PALM BEACH GARDENS, Fla. – The Honda Classic was born with star power.
Back in 1972, as the Jackie Gleason Inverrary Classic, this event was extra large at conception, like its namesake.
A mega star as Ralph Kramden of “The Honeymooners” TV fame, Gleason played his role with bravado. He dominated the stage and screen. He was “The Great One.” As such, he demanded any event with his name on it live up to his persona.
Gleason insisted that his event boast the largest purse on the PGA Tour, and it did that first year. He wooed Jack Nicklaus and Arnold Palmer and all the big names in golf. More than that, he wooed Hollywood’s big names, bringing in Bob Hope, Mickey Rooney and others to play in the pro-am.
When Gleason was pushed out as tournament host in a controversial breakup in 1981, the event wasn’t instantly smaller, but it would become almost cursed with Gleason’s trademark line from his hit TV show: “And away we go!”
Originally created to sell real estate at Inverrary Country Club, the Honda Classic would become nomadic in that role. In one stretch, it moved six times over 13 years.
Through it all, the event didn’t just lose “The Great One,” it lost the great players.
Now, in its 43rd year, the Honda Classic has come full circle.
“The Great One” in golf is here, Tiger Woods. And so are most of the game’s great players.
The Honda Classic is the strongest event of the year using the top of the world rankings as the measure.
For the first time this year, the No. 1-2-3 players in the Official World Golf Ranking are teeing it up together. Seven of the top 10 players in the world are here. The 64 world-ranking points projected to be awarded to this week’s winner are more than any event played this season outside last week’s WGC-Accenture Match Play Championship.
“We’re extremely thrilled with the growth of this event,” said Ken Kennerly, the Honda Classic’s executive director. “We pinch ourselves.”
Kennerly took the helm of the Honda Classic in ’07, when it was foundering in its nomadic state, and he methodically rebuilt the event.
“It was the perfect storm,” Kennerly said.
It started with the Honda Classic striking a deal to move the event to PGA National’s Champion Course, finally giving the tournament what is looking like its first long-term home.
Jack and Barbara Nicklaus assumed a more prominent role within the tournament foundation beginning in ‘07, with their Nicklaus Children’s Health Care Foundation becoming the event’s main charity beneficiary. Jack’s influence was felt again when he was hired to renovate the Champion Course, to toughen it up for the PGA Tour pros.
With the event moving on the schedule between a pair of WGC events, the Honda Classic began benefiting from international players wanting to make the most of their long travels to the United States. This coincided with the Internationals’ surge up the world rankings.
Where once the Honda Classic was struggling to land one or two of the top 10 in the world rankings, all of a sudden it was landing four and five of the top 10, with nearly all of them International players.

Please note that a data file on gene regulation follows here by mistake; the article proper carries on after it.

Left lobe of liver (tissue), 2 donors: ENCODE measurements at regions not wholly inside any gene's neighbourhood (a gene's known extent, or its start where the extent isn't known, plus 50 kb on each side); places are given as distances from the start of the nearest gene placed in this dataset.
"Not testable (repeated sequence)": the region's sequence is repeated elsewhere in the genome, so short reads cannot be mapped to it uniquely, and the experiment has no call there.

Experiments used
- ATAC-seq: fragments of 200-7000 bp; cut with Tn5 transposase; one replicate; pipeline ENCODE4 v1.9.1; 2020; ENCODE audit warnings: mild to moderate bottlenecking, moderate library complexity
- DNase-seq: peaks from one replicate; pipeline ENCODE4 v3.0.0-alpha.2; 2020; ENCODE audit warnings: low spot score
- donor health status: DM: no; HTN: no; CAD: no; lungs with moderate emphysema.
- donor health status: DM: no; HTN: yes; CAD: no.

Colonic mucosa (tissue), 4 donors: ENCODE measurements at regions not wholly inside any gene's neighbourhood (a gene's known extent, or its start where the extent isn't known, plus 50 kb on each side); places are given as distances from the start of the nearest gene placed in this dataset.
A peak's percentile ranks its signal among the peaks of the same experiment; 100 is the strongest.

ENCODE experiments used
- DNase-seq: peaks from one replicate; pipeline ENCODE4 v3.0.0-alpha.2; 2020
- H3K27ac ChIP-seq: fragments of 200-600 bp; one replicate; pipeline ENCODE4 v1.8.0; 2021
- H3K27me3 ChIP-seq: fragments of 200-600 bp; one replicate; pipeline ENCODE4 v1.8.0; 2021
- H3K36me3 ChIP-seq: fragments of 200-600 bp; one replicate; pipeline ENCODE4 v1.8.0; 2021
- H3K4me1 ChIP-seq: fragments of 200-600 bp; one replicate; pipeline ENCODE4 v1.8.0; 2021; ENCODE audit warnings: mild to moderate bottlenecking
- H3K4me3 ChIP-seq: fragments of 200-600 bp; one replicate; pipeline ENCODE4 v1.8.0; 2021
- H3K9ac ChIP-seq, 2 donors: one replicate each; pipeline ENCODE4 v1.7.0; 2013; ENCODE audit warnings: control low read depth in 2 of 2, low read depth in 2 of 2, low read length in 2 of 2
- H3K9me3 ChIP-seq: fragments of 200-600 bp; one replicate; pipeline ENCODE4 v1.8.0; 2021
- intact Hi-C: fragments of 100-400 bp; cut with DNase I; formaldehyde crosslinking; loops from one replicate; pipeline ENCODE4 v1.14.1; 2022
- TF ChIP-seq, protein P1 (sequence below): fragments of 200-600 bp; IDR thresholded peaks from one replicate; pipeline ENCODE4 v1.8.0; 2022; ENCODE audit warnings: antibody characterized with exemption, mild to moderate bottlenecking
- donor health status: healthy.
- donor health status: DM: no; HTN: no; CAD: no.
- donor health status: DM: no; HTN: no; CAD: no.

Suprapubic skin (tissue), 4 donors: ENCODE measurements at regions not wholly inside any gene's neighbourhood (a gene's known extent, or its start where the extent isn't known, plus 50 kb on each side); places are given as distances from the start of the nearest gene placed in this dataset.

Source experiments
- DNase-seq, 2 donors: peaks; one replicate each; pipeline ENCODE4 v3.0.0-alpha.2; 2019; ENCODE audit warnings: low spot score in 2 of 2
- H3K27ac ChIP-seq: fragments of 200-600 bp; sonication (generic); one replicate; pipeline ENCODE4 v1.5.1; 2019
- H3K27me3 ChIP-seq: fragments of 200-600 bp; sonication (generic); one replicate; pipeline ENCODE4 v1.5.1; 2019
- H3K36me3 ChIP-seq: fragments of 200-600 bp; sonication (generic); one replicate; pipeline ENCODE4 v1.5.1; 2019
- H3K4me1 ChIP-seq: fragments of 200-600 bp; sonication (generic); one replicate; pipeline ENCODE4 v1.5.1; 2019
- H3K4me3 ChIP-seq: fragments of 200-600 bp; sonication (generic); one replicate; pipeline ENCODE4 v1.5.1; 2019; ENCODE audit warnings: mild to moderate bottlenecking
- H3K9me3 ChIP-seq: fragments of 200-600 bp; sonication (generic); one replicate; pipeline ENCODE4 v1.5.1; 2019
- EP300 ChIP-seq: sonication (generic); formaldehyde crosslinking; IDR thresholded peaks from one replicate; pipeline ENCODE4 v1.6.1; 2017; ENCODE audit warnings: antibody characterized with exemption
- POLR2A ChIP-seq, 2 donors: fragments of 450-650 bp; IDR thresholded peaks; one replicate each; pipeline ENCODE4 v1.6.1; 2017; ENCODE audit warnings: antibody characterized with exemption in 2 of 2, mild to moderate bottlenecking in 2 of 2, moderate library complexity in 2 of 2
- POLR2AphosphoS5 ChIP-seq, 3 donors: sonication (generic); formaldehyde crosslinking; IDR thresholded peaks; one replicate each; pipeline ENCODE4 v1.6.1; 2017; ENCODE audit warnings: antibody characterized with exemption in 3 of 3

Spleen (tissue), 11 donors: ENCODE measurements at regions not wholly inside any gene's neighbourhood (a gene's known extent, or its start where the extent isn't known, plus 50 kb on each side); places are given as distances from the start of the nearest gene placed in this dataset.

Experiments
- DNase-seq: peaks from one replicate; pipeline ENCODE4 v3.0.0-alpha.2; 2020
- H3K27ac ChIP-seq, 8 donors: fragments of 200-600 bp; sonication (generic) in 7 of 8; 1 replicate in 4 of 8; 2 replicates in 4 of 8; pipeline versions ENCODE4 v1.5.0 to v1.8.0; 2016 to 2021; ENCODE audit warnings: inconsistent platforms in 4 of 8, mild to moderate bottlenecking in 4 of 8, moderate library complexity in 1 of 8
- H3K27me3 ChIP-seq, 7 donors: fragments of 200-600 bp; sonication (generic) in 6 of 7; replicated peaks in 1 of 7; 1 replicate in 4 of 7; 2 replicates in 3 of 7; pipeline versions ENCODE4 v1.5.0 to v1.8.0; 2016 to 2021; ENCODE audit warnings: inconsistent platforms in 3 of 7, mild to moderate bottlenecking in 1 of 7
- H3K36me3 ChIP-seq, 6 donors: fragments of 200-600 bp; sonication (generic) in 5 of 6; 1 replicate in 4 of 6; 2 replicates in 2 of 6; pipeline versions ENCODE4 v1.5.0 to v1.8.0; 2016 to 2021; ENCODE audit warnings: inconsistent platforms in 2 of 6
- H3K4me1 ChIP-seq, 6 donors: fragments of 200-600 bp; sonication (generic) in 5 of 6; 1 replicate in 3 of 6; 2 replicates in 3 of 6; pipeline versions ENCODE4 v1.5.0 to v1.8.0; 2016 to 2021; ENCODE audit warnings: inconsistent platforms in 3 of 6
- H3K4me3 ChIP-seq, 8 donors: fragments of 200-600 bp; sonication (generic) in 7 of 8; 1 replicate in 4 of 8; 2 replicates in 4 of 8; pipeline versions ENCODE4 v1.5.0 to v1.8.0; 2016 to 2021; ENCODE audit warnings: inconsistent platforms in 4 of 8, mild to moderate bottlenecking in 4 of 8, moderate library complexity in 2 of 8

Most of Euro agent Chubby Chandler’s formidable stable of players were coming over. Kennerly said Chandler called the Honda Classic the only European Tour event staged in the United States. Many of the International stars, including McIlroy, Ernie Els and Lee Westwood, would make homes in this area.
“It’s a testament not only to the Nicklauses, who bring a lot of clout and respect, but also to this venue, a great venue,” said Dudley Hart, who won the Honda Classic when it was played 45 minutes down the road, at Heron Bay, in 2000. “I think, ultimately, for most players, the kind of golf course we play has as much to do with the nature of an event as anything. This is a good, tough test of golf. Fair, but tough. I think in the past, a lot of guys didn’t like the venue. That’s no secret.”
Kennerly saw so much potential in the event’s many new resources after he took over.
“It just needed someone to come in that could understand it and put it together and be a good architect,” Kennerly said.
What Kennerly ultimately needed to return the Honda Classic to elite status was Tiger Woods.
Kennerly cautiously reached out to Mark Steinberg, Woods’ agent, after taking over the event. Mostly, he tried to let what they were building sell itself to Woods.
“You’re doing the right things,” Steinberg told Kennerly back in 2010 or ‘11. “Tiger’s watching. He’s really watching.”
Kennerly’s perfect storm was complete when Woods moved to nearby Jupiter in 2012 and committed to play the Honda Classic for the first time as a pro.
Kennerly will never forget the call from Steinberg informing him of Woods’ intentions.
“I’ll probably remember it the rest of my life,” Kennerly said.
It got even better, with Woods making a charge at McIlroy on Sunday 2012, shooting a 62 in the final round, with McIlroy barely holding him off in a thrilling finish.
Kennerly was on the golf course, walking the 18th when Woods eagled the final hole, sending a roar across the property.
It was a special moment, a defining moment for the new Honda Classic. He said landing Phil Mickelson this year was another special development.
“It’s extremely satisfying,” Kennerly said of his event’s rising star status. “Every year, we’ve been fortunate to get better.”